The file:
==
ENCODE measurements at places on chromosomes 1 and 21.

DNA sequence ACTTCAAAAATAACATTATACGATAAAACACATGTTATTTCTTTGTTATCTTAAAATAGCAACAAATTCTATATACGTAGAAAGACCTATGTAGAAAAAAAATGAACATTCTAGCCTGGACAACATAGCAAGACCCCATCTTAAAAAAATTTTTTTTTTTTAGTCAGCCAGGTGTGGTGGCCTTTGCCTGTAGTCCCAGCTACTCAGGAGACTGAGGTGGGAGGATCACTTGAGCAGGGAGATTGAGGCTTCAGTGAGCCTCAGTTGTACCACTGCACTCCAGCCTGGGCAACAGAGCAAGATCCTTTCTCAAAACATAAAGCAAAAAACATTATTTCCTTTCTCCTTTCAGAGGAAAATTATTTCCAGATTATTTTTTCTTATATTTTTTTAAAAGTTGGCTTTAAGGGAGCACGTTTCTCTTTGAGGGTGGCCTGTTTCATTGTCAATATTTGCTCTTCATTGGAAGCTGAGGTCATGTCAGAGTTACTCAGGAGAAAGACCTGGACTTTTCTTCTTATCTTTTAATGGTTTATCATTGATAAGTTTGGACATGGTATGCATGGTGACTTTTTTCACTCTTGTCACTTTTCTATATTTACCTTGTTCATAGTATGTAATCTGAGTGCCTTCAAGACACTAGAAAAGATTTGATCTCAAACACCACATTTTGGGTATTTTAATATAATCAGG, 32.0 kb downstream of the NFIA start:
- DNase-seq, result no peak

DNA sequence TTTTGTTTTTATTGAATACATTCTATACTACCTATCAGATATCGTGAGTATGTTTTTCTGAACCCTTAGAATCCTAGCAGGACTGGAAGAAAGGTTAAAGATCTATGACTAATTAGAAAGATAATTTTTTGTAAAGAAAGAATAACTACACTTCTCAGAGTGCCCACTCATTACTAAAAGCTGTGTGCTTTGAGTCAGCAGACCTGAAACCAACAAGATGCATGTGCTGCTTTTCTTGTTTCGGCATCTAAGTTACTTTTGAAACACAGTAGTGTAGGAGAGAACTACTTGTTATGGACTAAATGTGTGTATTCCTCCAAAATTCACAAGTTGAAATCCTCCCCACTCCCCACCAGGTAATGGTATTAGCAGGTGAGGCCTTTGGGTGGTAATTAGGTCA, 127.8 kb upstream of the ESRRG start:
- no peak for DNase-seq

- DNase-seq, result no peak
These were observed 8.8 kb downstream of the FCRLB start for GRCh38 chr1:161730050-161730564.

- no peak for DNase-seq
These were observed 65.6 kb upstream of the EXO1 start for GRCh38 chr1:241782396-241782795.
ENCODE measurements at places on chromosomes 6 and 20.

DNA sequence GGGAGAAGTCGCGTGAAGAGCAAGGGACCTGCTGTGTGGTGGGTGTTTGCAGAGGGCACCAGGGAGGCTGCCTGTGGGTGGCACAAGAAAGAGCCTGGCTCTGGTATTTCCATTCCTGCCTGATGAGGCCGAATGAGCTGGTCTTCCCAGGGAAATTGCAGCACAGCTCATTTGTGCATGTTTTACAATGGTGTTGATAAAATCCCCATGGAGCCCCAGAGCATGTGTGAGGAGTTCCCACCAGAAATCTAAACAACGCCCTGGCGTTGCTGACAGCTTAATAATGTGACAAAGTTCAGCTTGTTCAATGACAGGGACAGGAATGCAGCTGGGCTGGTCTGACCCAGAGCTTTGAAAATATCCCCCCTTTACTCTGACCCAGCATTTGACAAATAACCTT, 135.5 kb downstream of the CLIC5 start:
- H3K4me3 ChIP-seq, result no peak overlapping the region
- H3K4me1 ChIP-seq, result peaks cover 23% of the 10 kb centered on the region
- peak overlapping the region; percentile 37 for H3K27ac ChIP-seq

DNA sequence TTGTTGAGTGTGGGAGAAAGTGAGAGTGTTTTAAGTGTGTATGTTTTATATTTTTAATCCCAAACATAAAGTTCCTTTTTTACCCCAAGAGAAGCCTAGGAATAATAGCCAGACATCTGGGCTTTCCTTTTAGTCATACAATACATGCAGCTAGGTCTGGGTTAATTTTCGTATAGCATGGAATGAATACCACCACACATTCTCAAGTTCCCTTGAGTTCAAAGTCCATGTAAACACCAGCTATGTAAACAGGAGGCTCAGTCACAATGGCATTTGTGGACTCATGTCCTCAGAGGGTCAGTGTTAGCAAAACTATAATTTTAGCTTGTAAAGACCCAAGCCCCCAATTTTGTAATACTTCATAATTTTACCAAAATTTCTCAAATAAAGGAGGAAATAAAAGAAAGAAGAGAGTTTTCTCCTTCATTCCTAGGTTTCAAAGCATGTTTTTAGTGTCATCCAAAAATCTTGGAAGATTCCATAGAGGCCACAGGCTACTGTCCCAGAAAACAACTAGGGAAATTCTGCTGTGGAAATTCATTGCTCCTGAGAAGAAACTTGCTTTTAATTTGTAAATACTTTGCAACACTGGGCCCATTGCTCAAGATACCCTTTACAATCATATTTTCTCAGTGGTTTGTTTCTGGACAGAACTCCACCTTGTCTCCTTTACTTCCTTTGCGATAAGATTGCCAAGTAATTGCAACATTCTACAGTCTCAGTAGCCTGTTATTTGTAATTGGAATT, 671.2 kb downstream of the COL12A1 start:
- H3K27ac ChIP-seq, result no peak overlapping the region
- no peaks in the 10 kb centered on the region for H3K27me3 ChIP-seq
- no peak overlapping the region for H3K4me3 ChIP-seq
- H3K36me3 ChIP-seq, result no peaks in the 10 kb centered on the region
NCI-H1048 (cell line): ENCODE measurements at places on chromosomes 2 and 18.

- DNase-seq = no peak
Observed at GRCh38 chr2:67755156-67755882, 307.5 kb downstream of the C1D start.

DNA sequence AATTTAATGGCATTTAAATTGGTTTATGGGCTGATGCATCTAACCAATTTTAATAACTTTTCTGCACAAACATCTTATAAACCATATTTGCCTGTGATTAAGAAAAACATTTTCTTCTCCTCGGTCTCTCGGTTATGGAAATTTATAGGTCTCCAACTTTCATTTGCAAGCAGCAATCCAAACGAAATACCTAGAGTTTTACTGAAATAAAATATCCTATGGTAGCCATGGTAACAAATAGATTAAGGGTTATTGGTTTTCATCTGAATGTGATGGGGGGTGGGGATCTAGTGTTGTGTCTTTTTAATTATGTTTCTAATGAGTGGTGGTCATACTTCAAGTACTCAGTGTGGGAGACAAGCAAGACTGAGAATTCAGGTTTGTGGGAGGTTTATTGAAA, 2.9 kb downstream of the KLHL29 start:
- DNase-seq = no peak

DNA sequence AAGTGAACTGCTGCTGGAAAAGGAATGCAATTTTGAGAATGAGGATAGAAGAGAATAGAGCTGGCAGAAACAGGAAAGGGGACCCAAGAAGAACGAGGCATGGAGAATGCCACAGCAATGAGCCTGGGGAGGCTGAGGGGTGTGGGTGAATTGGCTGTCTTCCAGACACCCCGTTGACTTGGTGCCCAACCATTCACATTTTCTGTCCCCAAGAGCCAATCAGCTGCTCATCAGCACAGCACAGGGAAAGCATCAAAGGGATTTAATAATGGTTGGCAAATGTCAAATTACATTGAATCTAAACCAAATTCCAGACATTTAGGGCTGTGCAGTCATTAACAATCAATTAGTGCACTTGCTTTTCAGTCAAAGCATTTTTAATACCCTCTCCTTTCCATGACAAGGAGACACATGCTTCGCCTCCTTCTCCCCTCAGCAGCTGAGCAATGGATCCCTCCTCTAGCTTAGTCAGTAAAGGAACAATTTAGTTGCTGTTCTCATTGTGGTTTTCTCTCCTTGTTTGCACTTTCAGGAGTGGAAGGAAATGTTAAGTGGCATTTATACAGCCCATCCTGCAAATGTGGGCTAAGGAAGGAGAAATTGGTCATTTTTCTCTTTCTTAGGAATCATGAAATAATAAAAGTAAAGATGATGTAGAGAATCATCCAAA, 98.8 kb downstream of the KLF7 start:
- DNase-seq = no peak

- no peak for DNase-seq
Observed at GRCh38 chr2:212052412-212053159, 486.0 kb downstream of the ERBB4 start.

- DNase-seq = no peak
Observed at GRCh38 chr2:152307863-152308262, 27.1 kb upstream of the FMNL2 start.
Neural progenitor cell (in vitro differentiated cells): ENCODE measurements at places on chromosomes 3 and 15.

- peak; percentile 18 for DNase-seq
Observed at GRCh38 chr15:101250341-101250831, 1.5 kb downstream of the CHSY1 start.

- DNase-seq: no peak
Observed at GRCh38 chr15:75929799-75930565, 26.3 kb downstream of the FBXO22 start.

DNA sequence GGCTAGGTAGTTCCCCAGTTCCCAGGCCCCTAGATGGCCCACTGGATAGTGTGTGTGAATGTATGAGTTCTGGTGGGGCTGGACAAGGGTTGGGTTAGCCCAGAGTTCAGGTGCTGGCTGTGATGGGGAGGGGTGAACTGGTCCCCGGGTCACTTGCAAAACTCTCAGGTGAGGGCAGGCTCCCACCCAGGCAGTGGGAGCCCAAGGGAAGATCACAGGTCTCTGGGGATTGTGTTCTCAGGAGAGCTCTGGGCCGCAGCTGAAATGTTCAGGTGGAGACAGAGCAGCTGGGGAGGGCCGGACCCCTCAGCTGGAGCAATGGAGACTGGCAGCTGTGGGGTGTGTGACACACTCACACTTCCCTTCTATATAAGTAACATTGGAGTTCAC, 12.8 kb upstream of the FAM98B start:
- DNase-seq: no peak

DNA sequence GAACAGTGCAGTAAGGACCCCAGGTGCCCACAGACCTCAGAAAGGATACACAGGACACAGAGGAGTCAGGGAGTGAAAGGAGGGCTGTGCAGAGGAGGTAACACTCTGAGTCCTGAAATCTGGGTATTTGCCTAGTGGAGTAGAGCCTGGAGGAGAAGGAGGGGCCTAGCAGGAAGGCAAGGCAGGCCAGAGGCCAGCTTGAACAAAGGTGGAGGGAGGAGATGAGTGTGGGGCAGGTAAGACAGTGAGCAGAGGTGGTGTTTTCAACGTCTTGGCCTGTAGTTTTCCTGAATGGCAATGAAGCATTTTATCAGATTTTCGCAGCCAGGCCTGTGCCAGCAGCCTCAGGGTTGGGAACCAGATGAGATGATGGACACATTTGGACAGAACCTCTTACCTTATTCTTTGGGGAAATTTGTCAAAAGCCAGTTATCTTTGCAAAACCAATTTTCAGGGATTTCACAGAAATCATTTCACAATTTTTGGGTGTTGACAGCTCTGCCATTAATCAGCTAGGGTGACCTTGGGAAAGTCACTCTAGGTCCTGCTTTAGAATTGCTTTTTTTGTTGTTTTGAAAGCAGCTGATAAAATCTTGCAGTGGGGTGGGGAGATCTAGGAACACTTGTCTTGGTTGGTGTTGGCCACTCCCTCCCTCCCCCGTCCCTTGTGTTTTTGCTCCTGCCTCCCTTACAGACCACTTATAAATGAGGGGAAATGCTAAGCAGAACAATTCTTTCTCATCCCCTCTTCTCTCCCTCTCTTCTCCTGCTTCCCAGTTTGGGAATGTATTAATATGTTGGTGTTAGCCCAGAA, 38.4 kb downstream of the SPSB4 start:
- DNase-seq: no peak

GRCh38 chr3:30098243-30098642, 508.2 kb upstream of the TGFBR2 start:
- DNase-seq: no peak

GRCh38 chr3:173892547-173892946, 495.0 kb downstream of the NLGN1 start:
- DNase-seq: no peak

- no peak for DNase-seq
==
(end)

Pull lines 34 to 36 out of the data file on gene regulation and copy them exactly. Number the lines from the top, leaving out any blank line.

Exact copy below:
- DNase-seq: no peak
Observed at GRCh38 chr15:75929799-75930565, 26.3 kb downstream of the FBXO22 start.

DNA sequence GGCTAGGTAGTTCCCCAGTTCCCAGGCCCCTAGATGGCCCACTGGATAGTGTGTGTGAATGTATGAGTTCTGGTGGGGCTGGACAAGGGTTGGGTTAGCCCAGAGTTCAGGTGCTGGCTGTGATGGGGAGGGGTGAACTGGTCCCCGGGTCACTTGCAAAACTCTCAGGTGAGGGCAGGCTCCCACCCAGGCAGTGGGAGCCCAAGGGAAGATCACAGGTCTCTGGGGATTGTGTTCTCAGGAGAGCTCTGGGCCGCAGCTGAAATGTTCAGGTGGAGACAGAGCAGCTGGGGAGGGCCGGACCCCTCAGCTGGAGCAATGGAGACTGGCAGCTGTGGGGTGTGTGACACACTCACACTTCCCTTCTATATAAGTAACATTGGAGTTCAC, 12.8 kb upstream of the FAM98B start: